Expense forms pile up across the land as finance departments realise they need to get the books cooked finalised for audit. Several cases of spreadsheet palsy are reported, bringing an already teetering NHS Accident and Emergency service to its knees. Sufferers sit, rocking slightly in their chairs, hugging their knees, muttering about who the macros hadn’t copied across to the next spreadsheet, and weep at the lack of conditional formatting options. The HR department, having finished the last of the Christmas party tribunals, finally gets round to reviewing the employee survey results from last September. In the PMO, the use of cerise for the Finance Workstream is finally agreed, as long as the Capital Spending and Estates Programme can be chartreuse.

April

in the private sector, fears over the profit warnings in the annual accounts lead to a spate of CV polishing. In the public sector, fears of swingeing cuts following the forthcoming election results in a spate of CV polishing. In Accrington, Lancashire, Josiah Arkwright and Nephews, the last surviving manufacturers of CV Polish in the UK goes under, inundated by orders they cannot fulfil, and a lack of raw materials. Tragically, none of their staff can polish their own CVs, and can only get jobs in high street moneylenders. HR have finished reviewing the employee survey results and realise engagement levels have fallen by 10 percentage points. No-one wants to tell the board. In the PMO, the GANTT charts are baselined and ready to go, with seventeen full colour copies printed off on glossy paper for the Programme Board’s first meeting. Their first decision is to split the Capital Spending and Estates Programme into two separate workstream and ask for a new plan.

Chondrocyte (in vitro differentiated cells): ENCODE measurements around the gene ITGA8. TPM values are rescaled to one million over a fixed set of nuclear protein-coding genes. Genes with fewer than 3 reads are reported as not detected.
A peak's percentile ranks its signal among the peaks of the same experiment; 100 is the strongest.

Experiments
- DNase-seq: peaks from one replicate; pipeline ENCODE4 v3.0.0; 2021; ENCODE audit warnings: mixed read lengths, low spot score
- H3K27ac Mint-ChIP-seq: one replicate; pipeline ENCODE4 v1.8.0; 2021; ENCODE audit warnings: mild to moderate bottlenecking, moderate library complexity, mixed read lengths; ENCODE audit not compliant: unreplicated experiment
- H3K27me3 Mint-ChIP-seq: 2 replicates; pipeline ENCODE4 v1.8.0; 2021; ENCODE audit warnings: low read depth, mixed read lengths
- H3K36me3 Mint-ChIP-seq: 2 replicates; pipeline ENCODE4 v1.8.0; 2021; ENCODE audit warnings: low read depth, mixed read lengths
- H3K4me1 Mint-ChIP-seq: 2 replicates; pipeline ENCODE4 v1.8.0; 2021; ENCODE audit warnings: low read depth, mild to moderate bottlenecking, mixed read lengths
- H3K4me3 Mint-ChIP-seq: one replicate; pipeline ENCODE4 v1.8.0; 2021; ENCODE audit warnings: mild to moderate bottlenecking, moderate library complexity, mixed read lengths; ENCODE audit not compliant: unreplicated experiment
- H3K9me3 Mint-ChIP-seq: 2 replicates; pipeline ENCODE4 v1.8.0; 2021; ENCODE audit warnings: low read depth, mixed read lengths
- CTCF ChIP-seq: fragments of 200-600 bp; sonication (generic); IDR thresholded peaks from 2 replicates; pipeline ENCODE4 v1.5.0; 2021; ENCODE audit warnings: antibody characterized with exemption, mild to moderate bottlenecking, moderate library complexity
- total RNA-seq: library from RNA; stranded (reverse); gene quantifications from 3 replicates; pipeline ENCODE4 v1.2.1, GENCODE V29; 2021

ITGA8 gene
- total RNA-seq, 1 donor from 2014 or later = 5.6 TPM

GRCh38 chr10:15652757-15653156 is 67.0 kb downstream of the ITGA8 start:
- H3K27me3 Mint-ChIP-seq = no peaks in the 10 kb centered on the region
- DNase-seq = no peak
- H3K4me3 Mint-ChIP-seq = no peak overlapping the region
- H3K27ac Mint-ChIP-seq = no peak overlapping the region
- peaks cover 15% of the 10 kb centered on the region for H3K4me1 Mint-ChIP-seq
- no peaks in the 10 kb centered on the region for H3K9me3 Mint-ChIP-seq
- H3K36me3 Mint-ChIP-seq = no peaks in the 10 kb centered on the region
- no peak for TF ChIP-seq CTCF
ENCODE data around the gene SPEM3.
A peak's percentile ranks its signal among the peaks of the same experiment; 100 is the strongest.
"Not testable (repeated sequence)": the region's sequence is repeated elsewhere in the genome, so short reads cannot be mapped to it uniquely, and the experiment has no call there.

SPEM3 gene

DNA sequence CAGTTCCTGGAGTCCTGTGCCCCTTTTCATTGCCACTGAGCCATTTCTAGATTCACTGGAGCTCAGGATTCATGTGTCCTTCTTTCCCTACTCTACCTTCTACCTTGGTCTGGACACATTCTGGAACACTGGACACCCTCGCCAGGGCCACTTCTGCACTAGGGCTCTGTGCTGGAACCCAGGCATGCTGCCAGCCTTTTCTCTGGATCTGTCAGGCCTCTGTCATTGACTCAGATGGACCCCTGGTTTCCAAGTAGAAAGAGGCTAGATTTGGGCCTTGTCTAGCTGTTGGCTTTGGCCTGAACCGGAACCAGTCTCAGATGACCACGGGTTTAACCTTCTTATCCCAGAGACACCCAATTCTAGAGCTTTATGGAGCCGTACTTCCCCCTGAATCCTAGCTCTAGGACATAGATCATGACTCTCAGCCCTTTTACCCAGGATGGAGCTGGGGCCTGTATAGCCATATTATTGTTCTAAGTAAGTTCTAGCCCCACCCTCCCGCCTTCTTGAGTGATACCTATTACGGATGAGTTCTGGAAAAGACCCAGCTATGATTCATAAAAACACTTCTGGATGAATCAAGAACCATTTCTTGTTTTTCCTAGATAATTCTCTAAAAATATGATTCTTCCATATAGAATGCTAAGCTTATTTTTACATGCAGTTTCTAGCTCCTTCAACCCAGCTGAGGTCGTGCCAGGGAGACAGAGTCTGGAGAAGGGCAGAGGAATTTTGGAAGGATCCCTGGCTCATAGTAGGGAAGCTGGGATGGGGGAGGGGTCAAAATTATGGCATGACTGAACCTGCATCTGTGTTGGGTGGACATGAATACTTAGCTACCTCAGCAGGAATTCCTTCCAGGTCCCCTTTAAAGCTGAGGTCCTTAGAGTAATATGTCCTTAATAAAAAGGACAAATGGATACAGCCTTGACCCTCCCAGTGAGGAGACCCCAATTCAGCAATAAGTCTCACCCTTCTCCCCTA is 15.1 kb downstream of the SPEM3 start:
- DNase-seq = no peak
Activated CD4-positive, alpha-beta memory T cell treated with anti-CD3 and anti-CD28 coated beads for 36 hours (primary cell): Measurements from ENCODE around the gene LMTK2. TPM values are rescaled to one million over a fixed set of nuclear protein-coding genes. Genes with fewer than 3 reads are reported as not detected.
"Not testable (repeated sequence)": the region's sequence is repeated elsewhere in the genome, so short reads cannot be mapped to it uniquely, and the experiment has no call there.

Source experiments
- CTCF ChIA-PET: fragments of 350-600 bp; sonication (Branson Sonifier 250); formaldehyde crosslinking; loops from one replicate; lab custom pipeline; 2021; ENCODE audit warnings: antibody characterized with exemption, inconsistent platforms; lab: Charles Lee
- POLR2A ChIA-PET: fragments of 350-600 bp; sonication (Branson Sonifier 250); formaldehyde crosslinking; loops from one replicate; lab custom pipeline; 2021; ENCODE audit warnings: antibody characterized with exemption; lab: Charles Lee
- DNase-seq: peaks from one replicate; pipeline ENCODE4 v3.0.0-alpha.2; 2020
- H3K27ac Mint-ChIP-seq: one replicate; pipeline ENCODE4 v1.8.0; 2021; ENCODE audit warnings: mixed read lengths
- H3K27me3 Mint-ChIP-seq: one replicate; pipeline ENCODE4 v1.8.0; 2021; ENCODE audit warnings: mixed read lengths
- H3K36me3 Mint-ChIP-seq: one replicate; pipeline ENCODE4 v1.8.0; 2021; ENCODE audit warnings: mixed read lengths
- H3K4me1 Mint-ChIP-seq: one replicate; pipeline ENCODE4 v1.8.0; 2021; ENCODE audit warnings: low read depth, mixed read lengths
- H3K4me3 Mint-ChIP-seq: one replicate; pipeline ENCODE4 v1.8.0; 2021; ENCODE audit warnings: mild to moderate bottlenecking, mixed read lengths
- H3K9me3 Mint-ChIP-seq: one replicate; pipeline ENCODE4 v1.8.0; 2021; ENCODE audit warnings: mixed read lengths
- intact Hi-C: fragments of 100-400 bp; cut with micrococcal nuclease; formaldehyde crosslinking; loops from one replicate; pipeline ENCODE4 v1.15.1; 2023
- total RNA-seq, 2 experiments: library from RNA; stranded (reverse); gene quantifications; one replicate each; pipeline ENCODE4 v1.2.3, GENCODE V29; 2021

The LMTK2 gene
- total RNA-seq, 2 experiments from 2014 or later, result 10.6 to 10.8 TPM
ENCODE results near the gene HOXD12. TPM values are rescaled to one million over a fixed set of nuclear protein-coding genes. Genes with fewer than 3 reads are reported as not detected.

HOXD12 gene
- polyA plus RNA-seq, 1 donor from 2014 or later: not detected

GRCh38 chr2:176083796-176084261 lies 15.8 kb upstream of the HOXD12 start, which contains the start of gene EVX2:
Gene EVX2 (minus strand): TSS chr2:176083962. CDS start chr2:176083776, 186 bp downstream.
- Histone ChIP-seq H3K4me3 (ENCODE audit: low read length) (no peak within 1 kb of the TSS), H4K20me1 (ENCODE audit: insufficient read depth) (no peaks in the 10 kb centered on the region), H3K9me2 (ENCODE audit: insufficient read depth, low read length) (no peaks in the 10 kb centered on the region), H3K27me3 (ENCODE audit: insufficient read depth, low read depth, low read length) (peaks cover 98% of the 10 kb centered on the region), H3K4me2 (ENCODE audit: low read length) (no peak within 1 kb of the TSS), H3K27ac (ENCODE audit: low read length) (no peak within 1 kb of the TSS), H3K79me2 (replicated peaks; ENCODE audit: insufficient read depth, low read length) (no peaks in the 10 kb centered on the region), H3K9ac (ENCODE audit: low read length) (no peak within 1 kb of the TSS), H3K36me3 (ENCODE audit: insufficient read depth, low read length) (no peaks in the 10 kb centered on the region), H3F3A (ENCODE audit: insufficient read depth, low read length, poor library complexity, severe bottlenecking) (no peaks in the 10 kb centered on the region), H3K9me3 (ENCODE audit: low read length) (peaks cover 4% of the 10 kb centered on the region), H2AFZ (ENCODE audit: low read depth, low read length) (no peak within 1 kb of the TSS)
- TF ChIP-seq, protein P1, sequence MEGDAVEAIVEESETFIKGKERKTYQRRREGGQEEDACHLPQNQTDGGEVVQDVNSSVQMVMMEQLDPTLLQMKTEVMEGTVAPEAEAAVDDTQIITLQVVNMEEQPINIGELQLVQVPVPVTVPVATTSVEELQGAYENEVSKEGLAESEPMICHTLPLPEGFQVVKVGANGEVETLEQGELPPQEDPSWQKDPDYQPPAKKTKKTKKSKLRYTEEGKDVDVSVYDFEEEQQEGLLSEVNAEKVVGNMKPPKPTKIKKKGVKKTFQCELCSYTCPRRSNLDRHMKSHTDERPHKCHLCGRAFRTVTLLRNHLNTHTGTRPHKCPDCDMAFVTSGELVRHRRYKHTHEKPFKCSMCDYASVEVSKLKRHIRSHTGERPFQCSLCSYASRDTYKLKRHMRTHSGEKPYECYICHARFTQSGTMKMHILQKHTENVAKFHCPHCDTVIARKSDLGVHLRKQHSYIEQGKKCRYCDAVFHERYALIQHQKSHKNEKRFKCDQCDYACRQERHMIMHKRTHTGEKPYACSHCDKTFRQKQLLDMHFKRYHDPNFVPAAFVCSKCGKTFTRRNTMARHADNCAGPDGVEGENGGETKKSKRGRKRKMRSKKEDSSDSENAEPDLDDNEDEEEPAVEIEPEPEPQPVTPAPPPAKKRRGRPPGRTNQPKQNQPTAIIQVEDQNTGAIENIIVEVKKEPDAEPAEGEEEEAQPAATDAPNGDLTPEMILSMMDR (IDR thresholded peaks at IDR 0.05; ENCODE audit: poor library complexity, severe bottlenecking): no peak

May